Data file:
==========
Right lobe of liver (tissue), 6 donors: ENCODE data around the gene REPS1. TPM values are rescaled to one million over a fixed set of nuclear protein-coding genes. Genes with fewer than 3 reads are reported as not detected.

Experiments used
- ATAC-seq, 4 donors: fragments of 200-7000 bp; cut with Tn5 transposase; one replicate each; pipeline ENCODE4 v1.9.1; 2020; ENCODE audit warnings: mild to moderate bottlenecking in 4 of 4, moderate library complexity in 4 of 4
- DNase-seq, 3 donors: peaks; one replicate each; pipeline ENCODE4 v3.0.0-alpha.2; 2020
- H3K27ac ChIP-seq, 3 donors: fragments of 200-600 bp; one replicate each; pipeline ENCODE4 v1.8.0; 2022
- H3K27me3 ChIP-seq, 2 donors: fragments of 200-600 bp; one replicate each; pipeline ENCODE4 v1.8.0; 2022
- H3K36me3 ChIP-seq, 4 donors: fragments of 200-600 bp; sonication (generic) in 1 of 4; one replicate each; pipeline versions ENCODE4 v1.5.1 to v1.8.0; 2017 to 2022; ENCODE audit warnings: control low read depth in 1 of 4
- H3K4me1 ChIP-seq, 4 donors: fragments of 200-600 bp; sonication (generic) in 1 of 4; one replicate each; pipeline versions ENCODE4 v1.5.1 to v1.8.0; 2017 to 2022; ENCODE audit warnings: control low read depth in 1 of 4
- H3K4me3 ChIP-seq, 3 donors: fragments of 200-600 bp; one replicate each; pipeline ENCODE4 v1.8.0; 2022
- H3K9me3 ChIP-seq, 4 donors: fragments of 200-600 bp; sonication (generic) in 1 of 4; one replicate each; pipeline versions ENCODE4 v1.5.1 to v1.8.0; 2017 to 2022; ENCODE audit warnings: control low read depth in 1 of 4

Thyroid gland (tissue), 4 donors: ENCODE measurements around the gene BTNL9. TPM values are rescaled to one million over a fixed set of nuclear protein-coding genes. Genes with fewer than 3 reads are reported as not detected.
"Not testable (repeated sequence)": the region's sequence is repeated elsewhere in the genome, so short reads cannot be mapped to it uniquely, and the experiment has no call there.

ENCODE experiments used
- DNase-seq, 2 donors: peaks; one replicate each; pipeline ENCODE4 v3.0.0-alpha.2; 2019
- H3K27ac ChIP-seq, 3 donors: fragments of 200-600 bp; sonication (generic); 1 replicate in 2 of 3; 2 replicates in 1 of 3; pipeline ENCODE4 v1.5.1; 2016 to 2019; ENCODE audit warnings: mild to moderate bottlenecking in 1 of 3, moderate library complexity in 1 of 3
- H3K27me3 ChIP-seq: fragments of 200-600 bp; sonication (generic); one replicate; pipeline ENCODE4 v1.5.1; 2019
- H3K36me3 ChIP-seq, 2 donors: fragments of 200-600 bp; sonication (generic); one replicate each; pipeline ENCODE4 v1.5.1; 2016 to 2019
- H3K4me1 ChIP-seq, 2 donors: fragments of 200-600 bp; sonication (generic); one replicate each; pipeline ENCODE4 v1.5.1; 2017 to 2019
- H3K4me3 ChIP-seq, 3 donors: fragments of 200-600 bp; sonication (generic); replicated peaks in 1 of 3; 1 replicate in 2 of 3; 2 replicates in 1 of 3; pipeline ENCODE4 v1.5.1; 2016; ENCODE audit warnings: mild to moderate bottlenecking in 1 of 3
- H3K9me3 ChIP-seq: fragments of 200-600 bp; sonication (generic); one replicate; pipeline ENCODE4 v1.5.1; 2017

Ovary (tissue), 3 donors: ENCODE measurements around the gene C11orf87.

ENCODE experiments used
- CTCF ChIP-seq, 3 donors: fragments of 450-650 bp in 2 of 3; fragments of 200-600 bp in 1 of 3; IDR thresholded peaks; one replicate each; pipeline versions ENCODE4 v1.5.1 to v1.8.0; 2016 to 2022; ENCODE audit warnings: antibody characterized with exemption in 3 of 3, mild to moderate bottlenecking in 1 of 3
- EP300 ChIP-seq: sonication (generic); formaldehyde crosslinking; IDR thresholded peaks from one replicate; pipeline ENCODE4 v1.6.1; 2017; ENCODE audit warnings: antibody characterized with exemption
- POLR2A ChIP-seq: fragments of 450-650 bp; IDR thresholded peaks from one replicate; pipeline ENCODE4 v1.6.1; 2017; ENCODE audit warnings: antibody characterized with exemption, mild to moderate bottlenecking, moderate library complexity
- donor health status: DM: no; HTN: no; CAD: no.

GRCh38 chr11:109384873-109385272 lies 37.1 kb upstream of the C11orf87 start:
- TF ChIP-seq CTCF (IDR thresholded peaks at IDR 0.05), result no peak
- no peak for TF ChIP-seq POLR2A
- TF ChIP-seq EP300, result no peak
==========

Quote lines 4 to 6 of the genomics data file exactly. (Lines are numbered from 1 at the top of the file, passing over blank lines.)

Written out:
- DNase-seq, 3 donors: peaks; one replicate each; pipeline ENCODE4 v3.0.0-alpha.2; 2020
- H3K27ac ChIP-seq, 3 donors: fragments of 200-600 bp; one replicate each; pipeline ENCODE4 v1.8.0; 2022
- H3K27me3 ChIP-seq, 2 donors: fragments of 200-600 bp; one replicate each; pipeline ENCODE4 v1.8.0; 2022